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Dostum: Afghanistan's brave liberator or violent warlord?

History is told by the victors but in our modern age, even contemporary events get - or are given - a slant, where some contributors soon get eclipsed from the narrative or their images tarnished.

Jul 12, 2017
By Vikas Datta
 
Title: The Last Warlord; Author: Brian Glyn Williams; Publisher: Harper Collins India; Pages: 372; Price: Rs 599
 
History is told by the victors but in our modern age, even contemporary events get - or are given - a slant, where some contributors soon get eclipsed from the narrative or their images tarnished. The changing perception of this key player in the murky, violent recent story of Afghanistan is a case in point.
 
Is Abdul Rashid Dostum one of the infamous warlords whose internecine struggles for power destabilised Afghanistan till the Taliban rose to provide a cure worse than the ailment, or an inspiration for his oppressed Uzbek minority and one who maintained peace and harmony over a large area until he was betrayed by some of his own men and allies?
 
What was his record in fighting the Taliban and what role did he play in ultimately overthrowing their harsh rule? And most crucially, does he have a place in the 'new' Afghanistan?
 
Out of all these, his role ahead, and with, the American forces in wake of 9/11 is unprecedented, says American historian Brian Glyn Williams, recounting how Dostum's few men fought the Taliban in 2001 in the harsh Hindu Kush mountains on horseback - a form of warfare deemed lethally impractical in an age of automatic weapons and air power.
 
"But in what has to be one of the greatest upsets in modern military history, the Uzbek descendants of Genghis Khan proved the doubters wrong. In one of the most decisive campaigns of the entire war on terror, the hardy Uzbeks cut their way through one Taliban defensive line after another. Galloping through the smoke of supporting American satellite-guided bombs delivered by B-52s, they charged the Taliban's tanks, firing armour-piercing RPGs and Kalashnikovs from the
hip...." he says.
 
Any man who could inspire such bravery has to be exceptional. And Williams' account brings this out in its description of an ordinary boy from a peasant family, who transformed from an oil worker and a special forces soldier to a popular leader and one of the most powerful figures in the country (still).
 
Based on unprecedented and extensive access to Dostum (after meeting him for the first time in 2003 and convincing him of his objectivity) as well his family and key aides and subordinates, local village elders and mullahs, Taliban enemies and women's rights activists, William's account features spectacular victories, crushing defeats and betrayals and heart-breaking tragedies, personal and political, in giving a vivid look at Afghanistan in its all glories and faultlines.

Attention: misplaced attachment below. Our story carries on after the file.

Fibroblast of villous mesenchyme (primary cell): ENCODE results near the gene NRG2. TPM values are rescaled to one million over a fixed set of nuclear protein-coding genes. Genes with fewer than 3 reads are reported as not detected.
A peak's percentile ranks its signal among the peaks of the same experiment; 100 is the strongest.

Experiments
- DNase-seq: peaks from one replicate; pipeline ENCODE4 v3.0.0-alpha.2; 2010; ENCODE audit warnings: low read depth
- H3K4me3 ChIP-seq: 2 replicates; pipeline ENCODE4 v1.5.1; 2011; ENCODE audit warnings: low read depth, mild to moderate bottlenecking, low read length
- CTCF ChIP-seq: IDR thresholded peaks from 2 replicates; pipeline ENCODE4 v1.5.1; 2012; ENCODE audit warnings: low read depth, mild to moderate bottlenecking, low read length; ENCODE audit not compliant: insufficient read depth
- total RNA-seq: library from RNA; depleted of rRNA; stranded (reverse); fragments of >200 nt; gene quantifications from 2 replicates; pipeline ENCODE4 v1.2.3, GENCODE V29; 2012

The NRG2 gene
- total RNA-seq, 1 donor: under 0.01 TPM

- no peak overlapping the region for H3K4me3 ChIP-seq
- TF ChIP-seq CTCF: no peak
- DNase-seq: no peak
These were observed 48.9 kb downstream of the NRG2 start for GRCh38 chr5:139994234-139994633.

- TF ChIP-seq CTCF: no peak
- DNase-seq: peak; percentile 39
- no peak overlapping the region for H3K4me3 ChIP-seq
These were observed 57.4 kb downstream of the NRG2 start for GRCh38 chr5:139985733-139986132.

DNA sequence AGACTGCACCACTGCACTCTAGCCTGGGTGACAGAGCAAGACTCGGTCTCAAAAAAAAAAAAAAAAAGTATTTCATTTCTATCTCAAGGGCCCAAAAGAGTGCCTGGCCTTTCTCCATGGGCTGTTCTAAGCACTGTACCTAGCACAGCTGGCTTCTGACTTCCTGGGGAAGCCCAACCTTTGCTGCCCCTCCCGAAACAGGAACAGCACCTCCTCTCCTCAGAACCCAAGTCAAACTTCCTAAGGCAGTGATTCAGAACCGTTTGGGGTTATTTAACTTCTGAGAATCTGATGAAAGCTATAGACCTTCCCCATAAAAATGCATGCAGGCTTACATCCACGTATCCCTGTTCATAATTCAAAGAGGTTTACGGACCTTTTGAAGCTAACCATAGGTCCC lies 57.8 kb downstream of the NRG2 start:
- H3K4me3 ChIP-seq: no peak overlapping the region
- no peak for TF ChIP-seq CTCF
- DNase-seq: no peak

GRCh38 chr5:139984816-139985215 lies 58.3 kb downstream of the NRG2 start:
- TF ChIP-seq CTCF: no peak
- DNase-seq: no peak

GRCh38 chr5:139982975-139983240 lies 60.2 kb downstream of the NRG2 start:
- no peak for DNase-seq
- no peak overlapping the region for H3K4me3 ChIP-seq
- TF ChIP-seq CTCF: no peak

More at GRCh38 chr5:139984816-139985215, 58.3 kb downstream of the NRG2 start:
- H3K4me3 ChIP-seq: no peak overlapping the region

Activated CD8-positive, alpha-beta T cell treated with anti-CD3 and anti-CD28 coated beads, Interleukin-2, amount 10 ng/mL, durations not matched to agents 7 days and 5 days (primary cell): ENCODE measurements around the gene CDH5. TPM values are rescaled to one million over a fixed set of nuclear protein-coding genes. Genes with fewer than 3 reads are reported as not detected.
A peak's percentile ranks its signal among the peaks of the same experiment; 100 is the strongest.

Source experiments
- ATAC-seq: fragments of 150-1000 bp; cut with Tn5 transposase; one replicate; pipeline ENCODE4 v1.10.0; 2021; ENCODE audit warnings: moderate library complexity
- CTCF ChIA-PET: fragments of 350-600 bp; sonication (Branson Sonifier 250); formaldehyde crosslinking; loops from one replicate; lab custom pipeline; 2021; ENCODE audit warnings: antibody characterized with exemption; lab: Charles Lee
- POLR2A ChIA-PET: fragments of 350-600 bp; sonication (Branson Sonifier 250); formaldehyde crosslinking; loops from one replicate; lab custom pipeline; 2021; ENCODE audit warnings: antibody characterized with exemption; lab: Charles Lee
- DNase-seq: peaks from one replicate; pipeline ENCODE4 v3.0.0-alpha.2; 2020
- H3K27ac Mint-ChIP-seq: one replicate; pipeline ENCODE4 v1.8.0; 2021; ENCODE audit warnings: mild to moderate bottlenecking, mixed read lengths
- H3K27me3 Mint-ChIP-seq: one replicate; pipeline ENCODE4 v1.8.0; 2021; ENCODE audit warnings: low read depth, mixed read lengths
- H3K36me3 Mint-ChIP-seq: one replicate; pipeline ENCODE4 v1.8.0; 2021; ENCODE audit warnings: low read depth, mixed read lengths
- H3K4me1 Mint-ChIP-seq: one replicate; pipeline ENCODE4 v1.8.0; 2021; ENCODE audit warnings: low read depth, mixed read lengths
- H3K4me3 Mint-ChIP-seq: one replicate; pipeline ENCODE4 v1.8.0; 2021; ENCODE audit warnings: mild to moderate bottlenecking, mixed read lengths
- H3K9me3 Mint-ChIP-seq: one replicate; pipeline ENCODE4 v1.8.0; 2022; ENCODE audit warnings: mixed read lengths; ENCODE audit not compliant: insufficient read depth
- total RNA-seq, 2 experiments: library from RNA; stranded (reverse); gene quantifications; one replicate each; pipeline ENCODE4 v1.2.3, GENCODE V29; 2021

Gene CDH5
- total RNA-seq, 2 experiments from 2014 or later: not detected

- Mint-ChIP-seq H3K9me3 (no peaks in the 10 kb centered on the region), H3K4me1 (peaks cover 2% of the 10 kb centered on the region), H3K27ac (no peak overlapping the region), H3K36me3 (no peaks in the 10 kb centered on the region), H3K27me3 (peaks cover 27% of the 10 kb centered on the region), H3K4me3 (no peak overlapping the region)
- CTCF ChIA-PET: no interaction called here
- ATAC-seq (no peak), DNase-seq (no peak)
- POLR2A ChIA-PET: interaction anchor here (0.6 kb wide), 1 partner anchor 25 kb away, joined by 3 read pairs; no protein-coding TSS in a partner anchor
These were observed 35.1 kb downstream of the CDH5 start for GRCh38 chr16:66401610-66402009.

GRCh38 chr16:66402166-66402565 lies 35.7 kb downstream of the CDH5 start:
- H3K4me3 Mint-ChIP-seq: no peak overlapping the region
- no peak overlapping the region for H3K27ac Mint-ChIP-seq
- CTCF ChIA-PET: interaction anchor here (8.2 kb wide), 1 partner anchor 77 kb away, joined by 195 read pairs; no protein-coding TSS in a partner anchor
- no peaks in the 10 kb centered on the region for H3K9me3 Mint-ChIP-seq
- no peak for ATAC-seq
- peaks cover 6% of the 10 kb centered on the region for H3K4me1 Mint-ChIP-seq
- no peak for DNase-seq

On the way, we also find how Dostum picked his unusual 'surname' (similar to the way Ernesto Guevara became 'Che'), the scrapes he got in including a scheduled execution, his dramatic first romance - and its tragic end, and his religious and social outlook.
 
Williams clearly admires his subject but is not totally spellbound, admitting where the burly warlord may be gilding or embellishing the account, where evidence of claims cannot be found or verified, and giving appropriate credit to other players where needed.
 
But his story, which begins with his account of his first meeting with Dostum in Mazar-e-Sharif and then goes into flashback, also provides the historic, political and social backdrop to explain the rise of ethnic warlords like Dostum, Ahmed Shah Massoud and others and their shifting alliances.
 
This, he shows, is a legacy of ethnic mistrust and tension created in 1880 when (Pashtun) "Iron Emir" Abdul Rehman forcibly annexed the Uzbek, Tajik and Hazara areas with considerable bloodshed. In this light, the defection of Dostum, who had been the military mainstay of President Najibullah, and why he did the same with his Tajik and Hazara allies in 1994, is understandable - but he did have good reasons too, we learn.
 
Williams then goes on to recount events from the rise of Taliban in 1996 to its overthrow in 2001 from Dostum's perspective, his consequent sidelining and even exile under Hamid Karzai. Here he also deals with the measures to demonise Dostum, and how far justified they were while also trying to gauge who was beyond it and for what reason.
 
Packed out with fascinating insights into its convoluted politics and society, Taliban's depredations and bravery of those who never gave up opposing them despite the odds, America's miscalculations from the late 1970s to today and more, this book is key for anyone who wants to understand the country.

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